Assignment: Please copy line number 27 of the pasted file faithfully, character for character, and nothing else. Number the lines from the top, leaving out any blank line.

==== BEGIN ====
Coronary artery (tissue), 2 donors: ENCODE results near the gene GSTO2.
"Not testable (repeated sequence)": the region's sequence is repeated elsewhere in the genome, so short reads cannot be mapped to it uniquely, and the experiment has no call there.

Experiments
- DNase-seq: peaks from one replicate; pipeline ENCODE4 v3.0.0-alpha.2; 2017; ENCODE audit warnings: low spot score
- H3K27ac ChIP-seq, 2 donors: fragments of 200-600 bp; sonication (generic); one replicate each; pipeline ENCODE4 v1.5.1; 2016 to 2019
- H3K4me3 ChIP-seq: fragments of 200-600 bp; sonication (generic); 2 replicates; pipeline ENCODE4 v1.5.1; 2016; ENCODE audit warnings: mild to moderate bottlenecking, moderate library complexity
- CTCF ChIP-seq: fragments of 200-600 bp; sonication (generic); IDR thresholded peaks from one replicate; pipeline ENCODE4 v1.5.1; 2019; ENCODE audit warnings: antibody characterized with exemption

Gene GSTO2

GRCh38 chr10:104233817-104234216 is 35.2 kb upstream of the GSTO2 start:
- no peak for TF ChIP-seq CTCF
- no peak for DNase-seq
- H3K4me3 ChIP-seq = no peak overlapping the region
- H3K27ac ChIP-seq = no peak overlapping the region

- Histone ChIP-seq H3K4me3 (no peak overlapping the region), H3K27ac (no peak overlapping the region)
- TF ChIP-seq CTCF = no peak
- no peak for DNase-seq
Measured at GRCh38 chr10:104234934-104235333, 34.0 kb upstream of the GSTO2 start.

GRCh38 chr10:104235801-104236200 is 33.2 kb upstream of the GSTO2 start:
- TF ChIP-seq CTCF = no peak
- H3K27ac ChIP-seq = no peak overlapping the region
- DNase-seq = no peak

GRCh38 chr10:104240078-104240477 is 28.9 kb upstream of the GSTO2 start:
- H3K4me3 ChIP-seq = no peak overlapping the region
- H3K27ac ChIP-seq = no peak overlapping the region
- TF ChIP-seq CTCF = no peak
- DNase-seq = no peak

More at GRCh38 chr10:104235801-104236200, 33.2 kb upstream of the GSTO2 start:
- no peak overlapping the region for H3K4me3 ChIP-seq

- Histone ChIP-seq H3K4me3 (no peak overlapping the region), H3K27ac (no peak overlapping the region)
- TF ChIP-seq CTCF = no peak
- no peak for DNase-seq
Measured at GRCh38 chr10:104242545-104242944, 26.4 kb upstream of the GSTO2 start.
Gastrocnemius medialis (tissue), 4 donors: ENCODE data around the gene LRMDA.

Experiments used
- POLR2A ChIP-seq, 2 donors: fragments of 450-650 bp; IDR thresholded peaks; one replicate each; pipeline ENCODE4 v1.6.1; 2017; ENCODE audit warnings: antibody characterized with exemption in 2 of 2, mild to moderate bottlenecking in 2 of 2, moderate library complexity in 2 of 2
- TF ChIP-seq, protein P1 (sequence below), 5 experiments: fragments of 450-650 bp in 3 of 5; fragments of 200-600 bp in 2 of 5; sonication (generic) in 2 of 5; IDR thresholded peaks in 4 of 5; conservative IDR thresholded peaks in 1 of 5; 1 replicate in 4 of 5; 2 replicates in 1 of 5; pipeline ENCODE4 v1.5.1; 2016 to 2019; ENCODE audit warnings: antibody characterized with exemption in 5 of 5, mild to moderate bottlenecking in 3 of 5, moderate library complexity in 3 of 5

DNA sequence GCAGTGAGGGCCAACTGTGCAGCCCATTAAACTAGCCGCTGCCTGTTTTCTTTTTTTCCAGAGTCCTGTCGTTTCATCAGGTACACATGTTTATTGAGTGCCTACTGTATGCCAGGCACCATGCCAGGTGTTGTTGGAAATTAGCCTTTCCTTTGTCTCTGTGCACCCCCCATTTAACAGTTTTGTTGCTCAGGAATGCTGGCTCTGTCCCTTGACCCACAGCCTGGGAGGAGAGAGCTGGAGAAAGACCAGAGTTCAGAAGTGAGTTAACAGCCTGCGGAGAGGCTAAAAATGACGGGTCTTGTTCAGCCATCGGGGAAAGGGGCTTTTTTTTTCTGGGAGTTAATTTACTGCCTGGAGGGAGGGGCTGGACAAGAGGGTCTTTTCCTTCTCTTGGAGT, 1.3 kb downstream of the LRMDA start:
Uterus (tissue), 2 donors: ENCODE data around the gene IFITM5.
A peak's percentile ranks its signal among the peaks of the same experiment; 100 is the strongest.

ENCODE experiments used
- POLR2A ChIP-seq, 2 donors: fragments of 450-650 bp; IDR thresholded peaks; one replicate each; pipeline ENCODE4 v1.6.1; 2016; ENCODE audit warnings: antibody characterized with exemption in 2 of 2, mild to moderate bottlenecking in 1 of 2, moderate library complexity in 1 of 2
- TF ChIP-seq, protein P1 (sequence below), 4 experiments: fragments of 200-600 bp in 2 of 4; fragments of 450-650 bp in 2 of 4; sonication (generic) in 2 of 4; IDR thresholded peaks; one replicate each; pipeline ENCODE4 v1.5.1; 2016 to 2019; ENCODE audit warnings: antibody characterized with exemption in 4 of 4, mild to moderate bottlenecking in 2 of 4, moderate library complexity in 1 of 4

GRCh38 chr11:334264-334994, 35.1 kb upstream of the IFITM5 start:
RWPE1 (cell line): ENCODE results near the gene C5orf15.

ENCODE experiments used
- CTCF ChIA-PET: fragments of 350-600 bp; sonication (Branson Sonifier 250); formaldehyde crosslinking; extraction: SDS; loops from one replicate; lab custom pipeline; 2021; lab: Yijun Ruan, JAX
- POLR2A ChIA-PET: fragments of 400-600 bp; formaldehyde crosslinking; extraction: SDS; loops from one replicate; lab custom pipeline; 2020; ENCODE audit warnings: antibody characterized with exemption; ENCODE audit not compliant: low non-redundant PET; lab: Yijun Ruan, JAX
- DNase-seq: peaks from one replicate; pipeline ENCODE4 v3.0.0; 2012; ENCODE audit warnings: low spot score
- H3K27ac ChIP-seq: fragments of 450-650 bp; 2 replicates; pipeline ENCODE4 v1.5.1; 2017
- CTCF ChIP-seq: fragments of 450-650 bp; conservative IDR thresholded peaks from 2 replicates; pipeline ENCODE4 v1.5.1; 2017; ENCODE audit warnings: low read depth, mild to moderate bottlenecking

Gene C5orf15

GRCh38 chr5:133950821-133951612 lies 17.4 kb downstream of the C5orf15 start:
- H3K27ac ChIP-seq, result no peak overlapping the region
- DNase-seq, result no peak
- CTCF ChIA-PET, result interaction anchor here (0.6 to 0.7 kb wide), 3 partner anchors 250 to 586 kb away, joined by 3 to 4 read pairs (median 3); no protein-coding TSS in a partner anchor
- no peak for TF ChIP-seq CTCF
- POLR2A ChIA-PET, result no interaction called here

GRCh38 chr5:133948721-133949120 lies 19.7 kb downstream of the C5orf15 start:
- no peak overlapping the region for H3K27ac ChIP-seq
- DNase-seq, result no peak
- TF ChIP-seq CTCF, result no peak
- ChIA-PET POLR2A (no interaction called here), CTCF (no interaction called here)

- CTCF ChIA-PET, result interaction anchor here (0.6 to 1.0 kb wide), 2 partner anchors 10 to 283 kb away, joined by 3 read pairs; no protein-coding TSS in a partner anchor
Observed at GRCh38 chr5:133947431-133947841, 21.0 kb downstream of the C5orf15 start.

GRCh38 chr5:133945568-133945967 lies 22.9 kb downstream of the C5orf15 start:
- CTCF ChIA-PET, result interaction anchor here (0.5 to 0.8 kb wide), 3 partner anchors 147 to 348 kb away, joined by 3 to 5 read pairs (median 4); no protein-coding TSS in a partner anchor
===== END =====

More at GRCh38 chr10:104235801-104236200, 33.2 kb upstream of the GSTO2 start: